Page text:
Hurd said: “We no longer have a local newspaper. This warrant article would bypass the requirement to put legal notices in print newspapers. If it’s not passed, we must publish in Boston newspapers, which are more expensive and local residents are not as likely to read.”

Article proponent Larry Slotnick (7) said that in 2022 it cost $190 to publish inThe Arlington Advocateversus $900 inThe Boston Globe. “Fewer and fewer Arlington residents subscribe to the Advocate.”

Michael Ruderman (9) said this would be a great boon to ACMi. “The Arlington Advocateis dead. It contains no local content, and there’s no reason to read it. This article gives digital providers the opportunity to publish legal notices.”

Roderick Holland (7) also supports this warrant article. “It brings the legal notice process into line with the publication process.”

Also supporting this article are Barbara Thornton (16) because “this supports ACMi and YourArlington” and Guillermo Hamlin (14), stating “it’s common sense.”

However, Loreti opposes this article. “We could publish in other local newspapers. Only Arlington is doing this, to support special legislation. The other 300 Massachusetts towns are not doing this.”

A 205-10 vote passed this motion.

Article 19
Repeal the 1976 law prohibiting the MBTA from locating a mass transportation facility within a certain distance of Arlington Catholic High School.

“The Select Board feels that the current law doesn’t make sense now,” said Hurd.

Stephen Revilak (1) wholeheartedly supports this article. “The decision back then was wrong to not have the Red Line into Boston, which affects the town’s commercial growth.”

Paul Schlichtman (9), an advocate for better public transportation, also supports this legislation. “Arlington deserves the opportunity to reexamine our relationship with the MBTA and to decide our transportation needs.” 

Peter Fiore (2), however, opposes this article. “Nobody brought this to the attention of Arlington Catholic High School 45 years ago.”

The motion passed, 169-41. 

Article 20
Amend the town’s Other Post-Employment Benefits Liability Trust Fund. This warrant article accepts a state law to handle how the town pays for retirees.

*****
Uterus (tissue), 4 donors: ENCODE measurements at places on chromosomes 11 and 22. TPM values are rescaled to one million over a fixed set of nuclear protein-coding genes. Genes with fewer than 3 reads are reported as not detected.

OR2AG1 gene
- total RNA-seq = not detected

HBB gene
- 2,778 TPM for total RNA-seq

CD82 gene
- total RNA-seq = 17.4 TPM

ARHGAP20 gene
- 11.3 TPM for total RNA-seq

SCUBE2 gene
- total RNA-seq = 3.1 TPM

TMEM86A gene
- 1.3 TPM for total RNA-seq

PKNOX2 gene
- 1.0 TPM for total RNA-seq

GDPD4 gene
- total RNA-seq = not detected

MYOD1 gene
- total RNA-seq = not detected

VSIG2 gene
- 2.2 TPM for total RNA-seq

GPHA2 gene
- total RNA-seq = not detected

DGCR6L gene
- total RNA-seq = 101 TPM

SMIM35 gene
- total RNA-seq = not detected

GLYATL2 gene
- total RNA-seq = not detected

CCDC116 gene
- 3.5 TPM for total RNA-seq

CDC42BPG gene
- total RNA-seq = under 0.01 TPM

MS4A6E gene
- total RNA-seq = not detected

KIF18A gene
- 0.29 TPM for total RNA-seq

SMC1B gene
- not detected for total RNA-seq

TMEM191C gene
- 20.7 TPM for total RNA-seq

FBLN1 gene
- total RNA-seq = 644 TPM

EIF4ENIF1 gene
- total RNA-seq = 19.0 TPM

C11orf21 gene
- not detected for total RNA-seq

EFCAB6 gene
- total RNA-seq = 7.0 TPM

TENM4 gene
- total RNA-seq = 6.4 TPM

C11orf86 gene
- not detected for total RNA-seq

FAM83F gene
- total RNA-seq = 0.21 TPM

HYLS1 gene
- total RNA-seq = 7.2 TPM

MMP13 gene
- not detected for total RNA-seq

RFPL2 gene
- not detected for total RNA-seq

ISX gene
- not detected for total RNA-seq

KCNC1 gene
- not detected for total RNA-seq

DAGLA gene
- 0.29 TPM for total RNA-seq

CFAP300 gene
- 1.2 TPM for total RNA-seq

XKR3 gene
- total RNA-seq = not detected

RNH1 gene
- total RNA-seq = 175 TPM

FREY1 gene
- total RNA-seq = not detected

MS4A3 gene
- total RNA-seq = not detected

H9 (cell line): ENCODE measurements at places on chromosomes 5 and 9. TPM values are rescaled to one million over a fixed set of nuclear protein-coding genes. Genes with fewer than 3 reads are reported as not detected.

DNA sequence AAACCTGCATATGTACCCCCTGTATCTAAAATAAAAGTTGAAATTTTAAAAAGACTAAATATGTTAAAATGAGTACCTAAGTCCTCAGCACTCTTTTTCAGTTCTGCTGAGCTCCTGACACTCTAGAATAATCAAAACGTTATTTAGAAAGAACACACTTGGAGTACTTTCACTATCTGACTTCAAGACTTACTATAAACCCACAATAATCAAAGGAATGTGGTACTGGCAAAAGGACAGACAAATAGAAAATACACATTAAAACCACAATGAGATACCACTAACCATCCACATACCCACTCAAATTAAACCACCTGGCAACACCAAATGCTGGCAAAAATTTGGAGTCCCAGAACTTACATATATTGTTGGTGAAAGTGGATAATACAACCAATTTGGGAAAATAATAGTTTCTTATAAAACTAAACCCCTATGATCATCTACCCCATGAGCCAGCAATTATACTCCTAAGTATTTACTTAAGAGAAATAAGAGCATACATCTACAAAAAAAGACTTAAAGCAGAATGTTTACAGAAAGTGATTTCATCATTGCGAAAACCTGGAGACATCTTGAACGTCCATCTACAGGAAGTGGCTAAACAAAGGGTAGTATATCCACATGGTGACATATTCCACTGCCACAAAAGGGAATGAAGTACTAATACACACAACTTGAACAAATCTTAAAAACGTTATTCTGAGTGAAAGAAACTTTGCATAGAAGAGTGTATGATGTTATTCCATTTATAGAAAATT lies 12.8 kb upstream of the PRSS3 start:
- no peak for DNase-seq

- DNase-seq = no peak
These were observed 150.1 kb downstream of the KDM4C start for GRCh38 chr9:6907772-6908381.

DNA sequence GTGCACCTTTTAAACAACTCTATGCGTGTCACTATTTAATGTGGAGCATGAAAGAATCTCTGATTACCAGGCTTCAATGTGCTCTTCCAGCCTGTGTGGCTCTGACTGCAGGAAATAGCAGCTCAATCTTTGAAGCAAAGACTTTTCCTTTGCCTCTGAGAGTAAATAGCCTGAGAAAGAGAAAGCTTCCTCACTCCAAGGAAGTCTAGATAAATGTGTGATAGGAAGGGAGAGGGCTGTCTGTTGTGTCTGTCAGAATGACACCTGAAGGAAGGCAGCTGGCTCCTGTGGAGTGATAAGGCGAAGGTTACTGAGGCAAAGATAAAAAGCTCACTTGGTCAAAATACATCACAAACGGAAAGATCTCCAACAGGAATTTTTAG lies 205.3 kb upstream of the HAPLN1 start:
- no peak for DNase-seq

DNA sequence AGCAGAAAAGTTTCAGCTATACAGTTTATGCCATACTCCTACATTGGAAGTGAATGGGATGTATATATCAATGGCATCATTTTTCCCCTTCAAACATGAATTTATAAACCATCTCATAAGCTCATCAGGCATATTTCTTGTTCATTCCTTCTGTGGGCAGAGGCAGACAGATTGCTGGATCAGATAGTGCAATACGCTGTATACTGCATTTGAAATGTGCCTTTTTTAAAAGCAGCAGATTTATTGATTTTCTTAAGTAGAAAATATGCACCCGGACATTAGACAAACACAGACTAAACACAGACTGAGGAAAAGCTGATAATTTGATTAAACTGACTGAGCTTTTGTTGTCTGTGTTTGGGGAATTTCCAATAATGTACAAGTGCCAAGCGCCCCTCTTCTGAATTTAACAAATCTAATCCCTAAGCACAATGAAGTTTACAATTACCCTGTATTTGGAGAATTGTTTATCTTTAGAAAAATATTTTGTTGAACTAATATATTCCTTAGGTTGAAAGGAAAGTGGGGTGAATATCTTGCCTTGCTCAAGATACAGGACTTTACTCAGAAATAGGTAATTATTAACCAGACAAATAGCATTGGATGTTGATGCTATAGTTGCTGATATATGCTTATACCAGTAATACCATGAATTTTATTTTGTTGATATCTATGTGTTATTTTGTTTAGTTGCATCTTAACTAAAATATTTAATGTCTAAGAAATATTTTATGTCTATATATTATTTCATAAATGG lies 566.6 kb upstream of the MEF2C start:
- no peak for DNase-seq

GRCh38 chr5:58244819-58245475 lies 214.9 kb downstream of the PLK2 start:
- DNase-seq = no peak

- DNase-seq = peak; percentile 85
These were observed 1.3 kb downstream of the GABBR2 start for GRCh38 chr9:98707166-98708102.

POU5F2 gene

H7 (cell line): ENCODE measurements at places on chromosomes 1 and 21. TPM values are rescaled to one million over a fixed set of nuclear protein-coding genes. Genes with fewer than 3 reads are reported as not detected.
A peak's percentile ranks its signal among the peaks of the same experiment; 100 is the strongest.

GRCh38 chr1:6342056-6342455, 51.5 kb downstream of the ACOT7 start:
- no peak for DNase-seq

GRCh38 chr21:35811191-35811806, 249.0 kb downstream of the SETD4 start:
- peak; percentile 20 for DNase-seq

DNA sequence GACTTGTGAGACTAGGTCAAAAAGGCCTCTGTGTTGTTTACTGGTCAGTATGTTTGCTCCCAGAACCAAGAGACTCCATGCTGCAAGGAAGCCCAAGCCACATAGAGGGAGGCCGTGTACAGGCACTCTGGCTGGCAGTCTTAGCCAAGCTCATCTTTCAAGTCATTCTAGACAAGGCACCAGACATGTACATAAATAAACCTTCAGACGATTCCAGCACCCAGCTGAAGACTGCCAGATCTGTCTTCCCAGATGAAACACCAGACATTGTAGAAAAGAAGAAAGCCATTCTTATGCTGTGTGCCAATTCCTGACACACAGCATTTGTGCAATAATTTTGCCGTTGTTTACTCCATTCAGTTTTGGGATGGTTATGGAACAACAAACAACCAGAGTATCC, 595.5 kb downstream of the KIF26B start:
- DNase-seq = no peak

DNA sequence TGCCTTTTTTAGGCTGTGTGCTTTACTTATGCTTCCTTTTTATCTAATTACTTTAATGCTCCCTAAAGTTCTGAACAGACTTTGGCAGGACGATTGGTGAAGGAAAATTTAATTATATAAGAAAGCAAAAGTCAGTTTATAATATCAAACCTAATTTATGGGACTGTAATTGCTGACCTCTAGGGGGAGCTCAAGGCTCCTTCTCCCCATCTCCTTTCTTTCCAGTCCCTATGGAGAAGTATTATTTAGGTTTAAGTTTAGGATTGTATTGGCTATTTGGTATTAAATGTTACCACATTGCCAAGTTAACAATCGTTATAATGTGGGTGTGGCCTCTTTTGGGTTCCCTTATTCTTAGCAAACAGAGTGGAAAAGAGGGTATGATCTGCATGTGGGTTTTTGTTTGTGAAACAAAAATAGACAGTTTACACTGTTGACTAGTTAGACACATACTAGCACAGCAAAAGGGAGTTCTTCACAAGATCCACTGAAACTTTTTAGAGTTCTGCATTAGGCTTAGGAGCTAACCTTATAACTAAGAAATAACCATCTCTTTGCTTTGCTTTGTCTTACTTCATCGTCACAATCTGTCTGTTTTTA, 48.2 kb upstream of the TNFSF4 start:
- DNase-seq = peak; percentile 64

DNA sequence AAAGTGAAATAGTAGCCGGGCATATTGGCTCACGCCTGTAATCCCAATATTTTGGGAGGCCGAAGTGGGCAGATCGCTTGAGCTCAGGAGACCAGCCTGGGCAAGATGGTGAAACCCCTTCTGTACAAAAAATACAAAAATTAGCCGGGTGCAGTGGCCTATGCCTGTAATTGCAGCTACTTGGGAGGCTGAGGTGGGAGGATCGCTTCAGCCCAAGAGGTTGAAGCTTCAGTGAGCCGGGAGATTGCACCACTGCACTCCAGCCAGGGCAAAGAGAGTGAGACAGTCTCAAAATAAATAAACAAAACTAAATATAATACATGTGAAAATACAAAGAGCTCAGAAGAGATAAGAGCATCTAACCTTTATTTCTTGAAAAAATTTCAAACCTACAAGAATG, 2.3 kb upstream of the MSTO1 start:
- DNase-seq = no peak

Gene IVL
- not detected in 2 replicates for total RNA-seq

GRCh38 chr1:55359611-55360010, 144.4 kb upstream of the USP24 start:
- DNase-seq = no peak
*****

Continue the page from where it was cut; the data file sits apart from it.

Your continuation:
“Arlington has been ahead of the game for its retirees’ funds. Because of changes in state law, we need to establish a health-care pension fund for retirees. We can invest funds in the same place that we invest in retirement funds; it’s a relative fund,” explained Pooler.

Ken Hughes, Arlington Contributory Retirement Board president, said, “Nothing will change if we adopt this legislation. We ask to keep the same fund, so we can go out and get better returns.” 

The article passed, 209-0.

Articles 21, 22 and 23
Transfer three town properties from the Redevelopment Board’s jurisdiction to the town manager.

These three articles all propose essentially the same thing -- to transfer control now under the Redevelopment Board to the town, explained Pooler.

Pooler wants this transfer because “the town shouldn’t have the Redevelopment Board do this. The Facilities Department should run these properties, because the Redevelopment Board doesn’t raise enough money from them,” said Pooler.

The Redevelopment Board voted in favor of this proposal, so they’re comfortable with this transition said Helmuth.

Nevertheless, several Town Meeting members oppose these articles.

John Worden (8) said the Redevelopment Board has managed these properties very well. “These three buildings are important historical buildings to the Town of Arlington. Redevelopment Board members must be Arlington residents, but the town manager needn’t live in Arlington.”

Loreti said the Redevelopment Board, on which he previously served, didn’t spend much time on these buildings. “The Redevelopment Board has powers under state law on how they operate. By keeping these properties under the Redevelopment Board, we will have the necessary information about who’s paying for how much and per square. I will vote no on all three articles.”

All three articles passed:

    • Article 21: 23 Maple St., 184-24;
    • Article 22: Central School Building, 20 Academy St.,183-25; and
    • Article 23: Jefferson Cutter House, 611 Mass. Ave., 186-21.
Watch the April 26 meeting on ACMi:
 Order of articles Monday

The town reported that on Monday, May 1, the meeting plans to first take up Article 37, the town budget. 

 Appendix B will be used to review each sub-budget in order.

Members may want to study the school budget report as well, which details how the schools spend the money and other sources of revenue.